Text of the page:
After a very wet start of the season, as soon as the sun comes out, all life in the fields and the woods becomes frenetic with the lust of high summer. Buzzing insects, blooming flowers, hopping hares, maddening magpies to name but a few of the daily inhabitants of my small corner of Wiltshire, all welcoming the high energies of this time of the year. Paradoxically, all this activity is inspiring me to slow down, right down, to the point where I begin to feel that I can see what lies in between two moments merged into one.
Since coming back from Italy in May, I have become more aware of how strongly each and every one of us follows automatic and repetitive behavioural and thinking patterns which are written in our autonomic nervous system, outside of our conscious awareness. These fixated mechanisms bring us from A to B without any knowledge of any intermediate steps which have been called upon to produce such an effect. For instance, think of the last time you were surprised at flying into a rage because someone had done something, or of when you became aware of a pang of anxiety suddenly catching your breath for no apparent reason. How did you get to the final state of rage or anxiety? What caused the auto-pilot response? The examples are endless, possibly as many as our experiences.
Most of the time these automatisms do not bother us and we simply choose to ignore them. Other times though, we may get the feeling that we are not really in control of our reactions and that we are being taken for a ride by someone else. When this happens it can be a painful and isolating experience, especially if we begin to think that there are multiple parts inside us that are not in communication. We find that we are one short step away from not recognising ourselves anymore, that we have lost connection.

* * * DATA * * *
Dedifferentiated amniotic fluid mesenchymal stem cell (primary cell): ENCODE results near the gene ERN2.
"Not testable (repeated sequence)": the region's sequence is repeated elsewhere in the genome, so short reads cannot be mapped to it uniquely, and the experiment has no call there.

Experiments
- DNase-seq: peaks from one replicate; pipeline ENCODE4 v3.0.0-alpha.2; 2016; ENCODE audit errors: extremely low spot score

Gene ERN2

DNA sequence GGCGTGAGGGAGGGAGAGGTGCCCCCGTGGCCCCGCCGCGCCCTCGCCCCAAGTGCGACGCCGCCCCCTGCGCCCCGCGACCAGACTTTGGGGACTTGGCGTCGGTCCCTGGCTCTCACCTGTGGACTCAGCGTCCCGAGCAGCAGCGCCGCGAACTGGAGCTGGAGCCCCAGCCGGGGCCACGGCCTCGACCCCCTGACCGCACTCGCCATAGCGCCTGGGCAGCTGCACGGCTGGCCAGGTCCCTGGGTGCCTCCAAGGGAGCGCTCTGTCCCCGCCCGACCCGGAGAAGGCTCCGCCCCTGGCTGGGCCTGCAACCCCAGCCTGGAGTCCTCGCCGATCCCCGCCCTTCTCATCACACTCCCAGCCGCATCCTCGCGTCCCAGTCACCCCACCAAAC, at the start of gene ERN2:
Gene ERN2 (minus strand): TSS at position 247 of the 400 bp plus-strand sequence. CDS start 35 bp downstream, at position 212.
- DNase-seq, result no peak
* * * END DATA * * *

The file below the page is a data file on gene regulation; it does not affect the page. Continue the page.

In Italy I have learned that by slowing down and tracking what happens inside our body we can trace the origin of pretty much every over-coupled sensation, behaviour, thought, emotion or image that compound an experience and, by bringing our focused attention to the body's inner language, we can expand our awareness of that experience, thus making sense of it. From the very first moment we came into this world, as babies, we have been responding to the signals and messages from our body, even before being able to understand their meaning, but along the way we have forgotten how to listen and how to observe the cues. This leaves us lost searching for firm ground. "The ego can only be strong enough if it is supported by the wisdom of the body whose messages are directly in touch with the instincts." (M. Woodman)
By creating a new/old dialogue with our body we can begin to build trust and in the messages the body gives us. Tracing the origin of a thought or an emotion via our body sensations, following the subtle movements of energy by tracking images, thoughts and behaviours, we can often reach an understanding, find a new meaning which allows self-regulation and integration of the experience. Integration is always felt as an expansion or a release of energy, at times subtle, other times quite dramatic. With new understanding comes freedom: that which was a fixated pattern becomes now a choice, made knowing what triggers us. It can truly be life changing.